Britain’s Favourite Words


1. Serendipity
2. Quidditch
3. Love
4. Peace/Why
5. Onomatopoeia
6. Hope
7. Faith
8. Football/Muggle/Hello/Family
9. Bollocks/Compassion/Fuck/Home
10. Jesus/Money

Source: The Word: The London Festival of Literature

According to Cambridge Dictionaries Online, it is a formal word referring to the lucky tendency to find interesting or valuable things just by chance.
The actress Lana Turner, it is said, was discovered by serendipity at Schwab’s Hollywood drug store.  
„Some of the more interesting antiques in my house have been the result of serendipity.”

A word coined by J. K. Rowling, the author of the Harry Potter books, it is a fictitious game of witches and wizards, played with broomsticks.
„It all began when I joined Harry Potter at the Hogwarts Quidditch field to help him prepare for Task 3 of the Triwizard Tournament.”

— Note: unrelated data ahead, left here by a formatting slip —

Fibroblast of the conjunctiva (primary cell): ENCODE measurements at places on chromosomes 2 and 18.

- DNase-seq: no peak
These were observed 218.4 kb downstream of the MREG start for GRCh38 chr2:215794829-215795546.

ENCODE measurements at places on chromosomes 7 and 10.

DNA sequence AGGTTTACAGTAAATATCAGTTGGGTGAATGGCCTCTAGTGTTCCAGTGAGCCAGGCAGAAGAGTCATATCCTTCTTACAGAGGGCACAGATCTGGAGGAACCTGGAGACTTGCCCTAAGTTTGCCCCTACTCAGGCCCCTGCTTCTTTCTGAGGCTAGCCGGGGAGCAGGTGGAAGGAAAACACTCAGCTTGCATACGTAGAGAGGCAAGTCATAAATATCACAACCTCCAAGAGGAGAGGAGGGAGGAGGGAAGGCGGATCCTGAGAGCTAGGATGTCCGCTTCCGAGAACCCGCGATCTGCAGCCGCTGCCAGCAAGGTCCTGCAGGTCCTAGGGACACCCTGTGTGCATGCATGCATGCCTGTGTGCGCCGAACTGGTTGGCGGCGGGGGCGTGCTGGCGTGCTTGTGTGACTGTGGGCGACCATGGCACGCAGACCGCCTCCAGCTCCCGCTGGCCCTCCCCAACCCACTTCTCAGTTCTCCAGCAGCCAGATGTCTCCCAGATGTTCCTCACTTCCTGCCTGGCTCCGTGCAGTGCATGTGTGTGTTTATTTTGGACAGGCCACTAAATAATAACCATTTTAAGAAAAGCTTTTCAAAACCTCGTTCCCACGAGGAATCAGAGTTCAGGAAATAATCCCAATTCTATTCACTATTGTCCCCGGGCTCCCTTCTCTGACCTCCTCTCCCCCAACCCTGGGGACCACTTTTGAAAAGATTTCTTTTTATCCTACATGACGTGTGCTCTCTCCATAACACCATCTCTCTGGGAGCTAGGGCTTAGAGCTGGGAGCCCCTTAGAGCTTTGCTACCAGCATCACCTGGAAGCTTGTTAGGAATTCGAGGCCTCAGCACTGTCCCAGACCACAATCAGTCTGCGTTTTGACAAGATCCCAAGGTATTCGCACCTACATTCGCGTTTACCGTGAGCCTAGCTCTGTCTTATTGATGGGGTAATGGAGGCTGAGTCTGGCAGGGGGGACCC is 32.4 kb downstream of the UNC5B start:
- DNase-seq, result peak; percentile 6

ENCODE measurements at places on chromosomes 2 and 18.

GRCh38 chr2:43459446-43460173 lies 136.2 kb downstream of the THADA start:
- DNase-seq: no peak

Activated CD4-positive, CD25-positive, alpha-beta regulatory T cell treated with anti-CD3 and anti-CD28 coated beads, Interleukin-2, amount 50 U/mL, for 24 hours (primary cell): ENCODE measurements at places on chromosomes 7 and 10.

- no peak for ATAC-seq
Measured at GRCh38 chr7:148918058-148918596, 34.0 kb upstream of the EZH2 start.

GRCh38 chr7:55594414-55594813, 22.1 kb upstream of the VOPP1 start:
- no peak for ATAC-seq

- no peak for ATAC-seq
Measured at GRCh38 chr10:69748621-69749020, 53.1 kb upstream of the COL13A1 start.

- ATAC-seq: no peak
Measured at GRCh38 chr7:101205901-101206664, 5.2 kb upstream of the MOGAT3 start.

This refers to the use of words which have been formed to sound like the noise of the thing that they are describing or representing, e.g. hiss, buzz.  (Collins Cobuild)
Japanese has three times the number of onomatopoeic expressions as English.

Another word invented by J. K. Rowling, it is now being used to describe a narrow-minded, materialistic individual, lacking in imagination, who is not really good enough to be in your peer group or profession.
„Do you want to be a Muggle or a Wizard?”
„Harry’s own mother, Lily, came from a Muggle family.”

This is a swear word, used to express disagreement or irritation.  It can also refer to a man’s testicles.
„Look at him!  He really thinks he’s the dog’s bollocks! (the best).”